Interview by Rebecca Greenway, University of Missouri journalism student
For Innovation in Focus this month. we experimented with public service tools for journalism. We spoke with Los Angeles Times’ Casey Miller, a data journalist who helps the Times track earthquakes, wildfires, and other disasters through automated tools like Quakebot and Fire Map.
Greenway: Could you begin by talking about how you first got involved with data automation and what some of your initial goals were?
Miller: When I started at the LA Times a year ago, the main directive was to revitalize our QuakeSpot application. It involved a lot of rewriting and bringing it up to speed, since it had been created in 2012, as well as developing a wildfire map.
Quakebot coverage is pretty important for us as a paper and is a regular profit-driver as well. However, whether or not it converted more subscribers, we wanted to add features and increase our coverage since people were really interested in it. As for the Fire Map, we didn’t have automated fire coverage, so reporting always included a lot of scrambling. Our new Fire Map pools from about eight different data sources, and it not only populates the map but saves the data for other custom visualizations we can produce later. Features we’ve added to the automated tools have eliminated many hours for the graphics team, which was nice as well.
Greenway: Have you worked with crowd-sourced content like citizen videos and commentary?
Miller: We didn’t, but that’s not to say that we never will. There are two main reasons that we didn’t do that. One, this is just getting off the ground. Our disaster coverage was already strong, and we continued to develop features based on reporting needs at the time. Secondly, it would just require a lot more oversight. We’d have to review submissions somehow to verify them, but that’s not to say we won’t revisit the idea later. I know that there is something appealing about being able to have users submit fire photos and comments, but we aren’t set up for that yet to be automated.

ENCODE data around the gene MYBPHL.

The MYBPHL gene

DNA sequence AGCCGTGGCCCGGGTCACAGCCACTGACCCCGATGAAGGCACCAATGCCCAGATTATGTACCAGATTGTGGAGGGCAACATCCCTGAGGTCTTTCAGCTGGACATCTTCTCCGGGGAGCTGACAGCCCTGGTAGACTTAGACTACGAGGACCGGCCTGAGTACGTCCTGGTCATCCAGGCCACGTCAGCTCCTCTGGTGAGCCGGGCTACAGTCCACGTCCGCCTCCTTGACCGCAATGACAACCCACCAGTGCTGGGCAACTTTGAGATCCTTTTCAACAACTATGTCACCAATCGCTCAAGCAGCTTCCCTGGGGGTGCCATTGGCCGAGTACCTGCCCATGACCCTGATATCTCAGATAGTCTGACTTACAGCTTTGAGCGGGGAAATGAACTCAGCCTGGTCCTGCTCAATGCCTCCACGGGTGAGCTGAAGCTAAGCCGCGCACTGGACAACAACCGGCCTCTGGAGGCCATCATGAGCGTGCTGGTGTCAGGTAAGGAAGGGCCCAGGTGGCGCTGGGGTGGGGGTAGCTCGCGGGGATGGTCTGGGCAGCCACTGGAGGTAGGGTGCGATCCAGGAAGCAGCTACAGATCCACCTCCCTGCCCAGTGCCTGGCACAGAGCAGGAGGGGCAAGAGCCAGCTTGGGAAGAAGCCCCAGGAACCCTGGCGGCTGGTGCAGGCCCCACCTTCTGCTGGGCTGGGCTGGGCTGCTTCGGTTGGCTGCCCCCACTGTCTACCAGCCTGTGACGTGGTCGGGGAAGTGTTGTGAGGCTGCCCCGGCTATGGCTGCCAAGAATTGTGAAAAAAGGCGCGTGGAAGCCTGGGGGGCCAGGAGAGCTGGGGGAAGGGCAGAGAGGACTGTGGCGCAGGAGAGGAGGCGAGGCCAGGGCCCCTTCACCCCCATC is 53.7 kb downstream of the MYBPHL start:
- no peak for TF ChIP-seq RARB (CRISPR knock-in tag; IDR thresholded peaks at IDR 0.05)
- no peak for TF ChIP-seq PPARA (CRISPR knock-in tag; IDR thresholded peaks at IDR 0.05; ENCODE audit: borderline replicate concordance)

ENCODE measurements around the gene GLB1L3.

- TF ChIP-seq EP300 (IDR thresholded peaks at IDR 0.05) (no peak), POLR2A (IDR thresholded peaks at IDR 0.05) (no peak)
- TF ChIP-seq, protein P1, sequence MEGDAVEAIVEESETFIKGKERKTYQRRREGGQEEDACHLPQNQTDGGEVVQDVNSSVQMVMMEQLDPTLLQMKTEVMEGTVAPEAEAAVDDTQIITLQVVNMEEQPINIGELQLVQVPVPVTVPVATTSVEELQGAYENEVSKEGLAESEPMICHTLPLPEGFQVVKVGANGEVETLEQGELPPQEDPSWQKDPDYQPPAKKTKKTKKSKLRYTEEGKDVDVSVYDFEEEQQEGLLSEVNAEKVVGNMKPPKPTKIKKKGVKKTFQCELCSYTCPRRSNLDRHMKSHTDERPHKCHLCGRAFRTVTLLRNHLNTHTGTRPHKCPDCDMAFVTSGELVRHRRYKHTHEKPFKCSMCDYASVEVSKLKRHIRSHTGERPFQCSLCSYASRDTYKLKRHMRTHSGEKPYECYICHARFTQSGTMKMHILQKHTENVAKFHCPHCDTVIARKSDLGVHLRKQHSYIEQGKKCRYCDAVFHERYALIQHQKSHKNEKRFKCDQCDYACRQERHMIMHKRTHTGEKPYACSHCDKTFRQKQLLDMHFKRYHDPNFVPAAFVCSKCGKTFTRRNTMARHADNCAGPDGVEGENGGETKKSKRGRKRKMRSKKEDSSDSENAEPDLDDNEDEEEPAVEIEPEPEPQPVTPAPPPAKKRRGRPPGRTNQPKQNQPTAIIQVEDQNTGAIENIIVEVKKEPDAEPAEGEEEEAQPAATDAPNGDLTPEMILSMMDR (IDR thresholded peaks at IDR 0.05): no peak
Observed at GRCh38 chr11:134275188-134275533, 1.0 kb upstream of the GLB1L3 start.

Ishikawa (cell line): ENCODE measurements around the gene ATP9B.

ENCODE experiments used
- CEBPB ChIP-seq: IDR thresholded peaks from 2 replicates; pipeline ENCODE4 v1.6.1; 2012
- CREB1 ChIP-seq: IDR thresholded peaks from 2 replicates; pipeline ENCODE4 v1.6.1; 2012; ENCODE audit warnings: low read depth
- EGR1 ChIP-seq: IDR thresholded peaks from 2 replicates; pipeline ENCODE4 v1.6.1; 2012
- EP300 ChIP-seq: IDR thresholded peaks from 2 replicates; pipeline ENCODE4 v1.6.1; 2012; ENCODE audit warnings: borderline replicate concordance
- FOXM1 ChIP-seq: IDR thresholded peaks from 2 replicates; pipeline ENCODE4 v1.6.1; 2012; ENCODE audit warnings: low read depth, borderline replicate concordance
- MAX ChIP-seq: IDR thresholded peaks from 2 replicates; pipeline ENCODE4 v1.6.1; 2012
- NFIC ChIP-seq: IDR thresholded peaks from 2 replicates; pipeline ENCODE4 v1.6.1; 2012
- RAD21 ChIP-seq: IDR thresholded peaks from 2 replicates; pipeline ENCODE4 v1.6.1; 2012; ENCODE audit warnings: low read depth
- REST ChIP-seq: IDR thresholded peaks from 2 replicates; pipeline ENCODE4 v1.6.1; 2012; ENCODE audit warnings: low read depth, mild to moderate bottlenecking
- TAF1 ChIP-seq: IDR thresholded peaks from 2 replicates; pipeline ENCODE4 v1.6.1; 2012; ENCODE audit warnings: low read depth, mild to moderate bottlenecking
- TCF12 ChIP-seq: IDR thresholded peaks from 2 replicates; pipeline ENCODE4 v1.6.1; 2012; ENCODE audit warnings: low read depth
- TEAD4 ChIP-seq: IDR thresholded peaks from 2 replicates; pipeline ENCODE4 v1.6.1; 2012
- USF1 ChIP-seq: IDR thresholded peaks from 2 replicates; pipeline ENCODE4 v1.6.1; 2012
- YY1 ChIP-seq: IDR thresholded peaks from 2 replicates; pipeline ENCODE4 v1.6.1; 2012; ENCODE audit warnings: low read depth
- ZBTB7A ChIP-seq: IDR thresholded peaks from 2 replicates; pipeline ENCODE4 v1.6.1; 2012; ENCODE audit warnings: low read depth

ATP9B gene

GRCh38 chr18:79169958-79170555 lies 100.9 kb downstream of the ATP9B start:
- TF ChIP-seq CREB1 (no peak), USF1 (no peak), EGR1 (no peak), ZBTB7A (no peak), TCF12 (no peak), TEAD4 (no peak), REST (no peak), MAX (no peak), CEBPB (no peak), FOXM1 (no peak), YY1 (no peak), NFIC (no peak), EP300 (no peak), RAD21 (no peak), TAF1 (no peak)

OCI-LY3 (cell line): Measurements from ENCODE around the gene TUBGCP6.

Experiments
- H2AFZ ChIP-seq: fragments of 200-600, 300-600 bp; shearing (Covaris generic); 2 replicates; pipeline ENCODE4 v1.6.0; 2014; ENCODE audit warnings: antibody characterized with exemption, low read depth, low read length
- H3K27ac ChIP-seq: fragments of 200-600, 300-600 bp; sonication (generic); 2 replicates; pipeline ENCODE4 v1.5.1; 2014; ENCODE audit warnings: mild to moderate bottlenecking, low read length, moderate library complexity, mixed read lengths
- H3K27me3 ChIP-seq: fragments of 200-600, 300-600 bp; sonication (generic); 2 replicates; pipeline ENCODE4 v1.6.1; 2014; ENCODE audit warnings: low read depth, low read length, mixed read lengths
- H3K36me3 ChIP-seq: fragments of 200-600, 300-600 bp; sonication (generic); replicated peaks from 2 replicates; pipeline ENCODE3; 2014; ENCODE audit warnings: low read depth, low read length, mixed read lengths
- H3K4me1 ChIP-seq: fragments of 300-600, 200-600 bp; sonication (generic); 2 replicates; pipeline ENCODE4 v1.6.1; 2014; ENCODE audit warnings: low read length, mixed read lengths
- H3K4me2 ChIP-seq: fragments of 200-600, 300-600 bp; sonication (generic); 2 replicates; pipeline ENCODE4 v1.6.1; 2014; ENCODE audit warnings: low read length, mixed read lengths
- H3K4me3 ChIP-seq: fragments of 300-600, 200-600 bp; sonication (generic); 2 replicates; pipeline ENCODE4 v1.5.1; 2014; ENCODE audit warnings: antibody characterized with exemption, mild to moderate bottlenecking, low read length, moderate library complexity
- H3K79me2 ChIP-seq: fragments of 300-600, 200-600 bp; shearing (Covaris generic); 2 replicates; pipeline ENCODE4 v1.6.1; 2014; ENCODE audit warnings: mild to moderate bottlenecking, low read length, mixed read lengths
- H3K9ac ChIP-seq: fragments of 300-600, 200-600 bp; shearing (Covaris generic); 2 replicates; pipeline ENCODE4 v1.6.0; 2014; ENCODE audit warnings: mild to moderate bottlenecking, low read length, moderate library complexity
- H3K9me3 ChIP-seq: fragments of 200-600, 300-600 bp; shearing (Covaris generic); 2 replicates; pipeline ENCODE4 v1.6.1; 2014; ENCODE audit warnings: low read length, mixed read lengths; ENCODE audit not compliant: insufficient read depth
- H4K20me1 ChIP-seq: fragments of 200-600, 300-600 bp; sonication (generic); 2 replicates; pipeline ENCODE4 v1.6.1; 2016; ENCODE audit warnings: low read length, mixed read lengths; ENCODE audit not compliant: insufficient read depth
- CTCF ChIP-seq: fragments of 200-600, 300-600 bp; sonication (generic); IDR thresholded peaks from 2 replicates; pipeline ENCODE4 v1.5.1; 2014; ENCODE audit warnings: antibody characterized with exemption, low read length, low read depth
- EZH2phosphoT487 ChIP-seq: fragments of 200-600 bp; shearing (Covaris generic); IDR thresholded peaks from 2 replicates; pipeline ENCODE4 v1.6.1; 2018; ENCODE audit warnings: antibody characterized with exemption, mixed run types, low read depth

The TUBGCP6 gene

Greenway: How did you go about learning these new tools and staying up-to-date?
Miller: It's complicated! I did a lot of mapping this year with Mapbox. While I’m by no means an expert, I was familiar with it at least. When you are familiar with a tool — even if you don’t know how to do something — you can think, “Well, I know three of the five things needed for this. I bet I could figure out the other two.” Also, if you can use one tool for the whole application, it’s great. I often have to mash systems together, but it is nice if you can use one application such as Mapbox to do all five of those things.
Keeping up with the new stuff is hard, though. I don’t have an exact answer, but it helps when your whole team is moving forward. You also have to have time to devote to it. It’s great if your boss can give you two weeks instead of one when you are learning something new. However, not all newsrooms have that flexibility. I do have a hard time learning new things without a hugely compelling reason to do it, so there’s something to be said for having a very specific set of things that need to get done, then figuring out how to do it right.
Greenway: What are some of the lessons you learned working on these projects over the last year?
Miller: People here really want to know about earthquakes and fires, and I feel like it really is providing an important service. To that point, when I was reworking the Fire App with a new data source, I found that we had access to some additional data. Since we weren’t in a huge time crunch, I felt like I could take a couple of weeks to try to set up a service that automatically makes maps out of the new perimeters data. I thought it would benefit our quake coverage, but it ended up being great. People love it, and it's been even better than I thought it would be. It showed me that these small improvements can make a big difference.
Greenway: So what's next? Are there new tools you are hoping to learn or new projects on the horizon?
Miller: With the Quakebot major overhaul done, one of the things I want to do is see if there is any other data that is worth collecting that could be valuable to add as map features. I would also like to work on quick-turn stories and work with interested reporters on visual stories with the data.
We’ll probably also do another version of Fire Map. There’s so much more that we could do with some improvements, but I don’t know exactly yet. We have a group of graphic and data journalists who do a lot of our disaster coverage. We’ll put our heads together and see what we think would be most valuable to pursue this year.
Editors note: This interview has been edited for length and clarity.